Sept. 10, 2008
UI researchers celebrate start-up of world's largest particle accelerator
If you are reading this story, then the world has not come to an end.
Rather, physicists around the world are celebrating the Sept. 10 completion and start-up of the world's largest atom smasher: the $8 billion Large Hadron Collider particle accelerator at CERN in Geneva, Switzerland.
Scientists will first calibrate the machine, using its powerful magnets to accelerate two beams of protons so that they race around a 16.5-mile oval track in opposite directions without colliding.
But when the proton collisions begin some weeks from now, scientists will have the ability to gradually increase the energies of the opposing proton beams to nearly seven trillion electron volts (TeV) each, about seven times the power of the next-most-powerful machine located at Fermilab near Chicago.
All the excitement is centered on the fact that nobody really knows what will happen. Some pundits, including a few scientists, have worried that the collider's enormous power will create a small black hole capable of eating everything in its path, including the Earth. But most scientists have noted that the collider poses no danger and that it will allow researchers to continue searching for the basic building blocks of matter as well as answer questions about how the universe is constructed.
Yasar Onel, professor of physics in the UI College of Liberal Arts and Sciences, said that the instrument is essential to the advancement of particle physics research and that the University of Iowa can take pride in its completion.
"I am very excited after 14 years of planning, constructing the detectors and preparing the physics analysis methods," said Onel, who, together with six other UI researchers will be at CERN for the LHC start-up.
In particular, the UI contribution to the project is a particle detector called the "subdetector HF-Forward Calorimetry device." Designed and developed at UI machine shops, it became the first detector to go underground in the Compact Muon Solenoid (CMS) collision hall in November 2007. In order to help install the equipment, the UI has had two research associates and one senior engineer living in Geneva, Switzerland, for more than three years.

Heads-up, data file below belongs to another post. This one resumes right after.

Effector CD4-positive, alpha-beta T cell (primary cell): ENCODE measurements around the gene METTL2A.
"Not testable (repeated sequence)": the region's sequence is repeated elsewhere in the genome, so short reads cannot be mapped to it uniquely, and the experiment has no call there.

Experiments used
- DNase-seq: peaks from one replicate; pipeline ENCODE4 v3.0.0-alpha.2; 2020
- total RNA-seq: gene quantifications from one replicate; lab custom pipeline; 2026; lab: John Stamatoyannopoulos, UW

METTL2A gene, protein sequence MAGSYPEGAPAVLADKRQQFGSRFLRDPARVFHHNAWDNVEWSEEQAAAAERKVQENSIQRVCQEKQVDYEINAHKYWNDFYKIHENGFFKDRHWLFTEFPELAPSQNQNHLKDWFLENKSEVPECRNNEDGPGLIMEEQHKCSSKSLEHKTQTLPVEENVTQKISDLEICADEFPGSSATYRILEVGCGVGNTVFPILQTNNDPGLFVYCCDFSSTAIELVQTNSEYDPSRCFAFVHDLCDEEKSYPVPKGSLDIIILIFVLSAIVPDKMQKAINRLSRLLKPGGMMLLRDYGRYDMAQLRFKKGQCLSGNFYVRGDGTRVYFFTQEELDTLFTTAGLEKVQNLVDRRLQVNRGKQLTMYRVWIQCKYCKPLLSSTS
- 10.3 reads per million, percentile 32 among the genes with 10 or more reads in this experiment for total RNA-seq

The UI CMS team includes Onel, Associate Professors Jane Nachtman and Charles Newsom, Emeritus Professors Ed Norbeck and Ed McCliment, and Project Scientist J.P. Merlo. Onel also serves as Photodetector Project Manager and Calorimetry Upgrade Coordinator for Super-LHC, and Newsom is involved in the Pixel Tracking detector.
The UI group also includes UI engineers Paul Debbins, Mike Miller and Ianos Schmidt as well as UI postdoctoral fellows U. Akgun, Kerem Cankocak, K. Chung, Alexi Mestvirishvili, Lalith Perera, Taylan Yetkin and K. Yi. There are also six graduate students on the team: Elif Albayrak, Burak Bilki, Warren Clarida, Anthony Moeller, Ferhat Ozok and James Wetzel.
In addition to Onel's research group, a group of UI researchers -- led by Usha Mallik, professor of physics in CLAS -- is working on the Large Hadron Collider. Mallik's group is working on the seven-story-tall ATLAS (A Toroidal LHC ApparatuS) particle detector in the underground collision hall of the LHC.
Like CMS, the ATLAS experiment is designed to observe phenomena that involve highly massive particles which were not seen using older, lower-energy accelerators.
Mallik and her group of UI scientists, all of whom are currently at CERN, include: Prafulla Behera, assistant research scientist, and Alexander Schreiner, postdoctoral student.
Said Mallik: "We are all involved in commissioning the ATLAS pixel detector. Specifically, Behera is responsible for the monitoring of the Pixel Detector Control system and the high-level trigger for Minimum Bias Events. Schreiner is working on the Pixel Data Acquisition system in the coding of the Digital Signal Processors (DSP)."
A total of 38 U.S. universities are participating in the ATLAS experiment, a collaboration consisting of 2,100 people from more than 30 countries.
The UI forward calorimeter will measure the energy of particles moving in a forward direction after the proton collision has taken place at the center of a total energy mass of 14 trillion electron volts (TeV) -- enough energy to replicate, in miniature, conditions present shortly after the creation of the universe. The calorimeter's quartz fibers give off light when struck by particles released by the proton collisions.
"We are opening a new energy frontier," said Nachtman. "We will create new particles which may help to answer fundamental questions about the universe."
Onel pointed out that scientists won't see the actual particles. By measuring the light they give off, researchers will know the particles are present. He added that atoms are composed of electrons and nuclei, and nuclei are made up of protons and neutrons. Neutrons, in turn, are constructed of quarks, but that is currently the extent of mankind's knowledge.
Onel said that quarks and electrons may turn out to be the fundamental building blocks of nature, or they may be composed of something even more basic. Researchers also say the LHC may allow them to make fundamental discoveries about the universe, understand the behavior of certain particles, discover the origins of mass, shed light on dark matter, uncover hidden symmetries of the universe, and possibly find extra dimensions of space.
About one-third of the 1,500 CMS physicists are U.S. scientists who work through the U.S. Department of Energy's Fermi National Accelerator Laboratory in Batavia, Ill.
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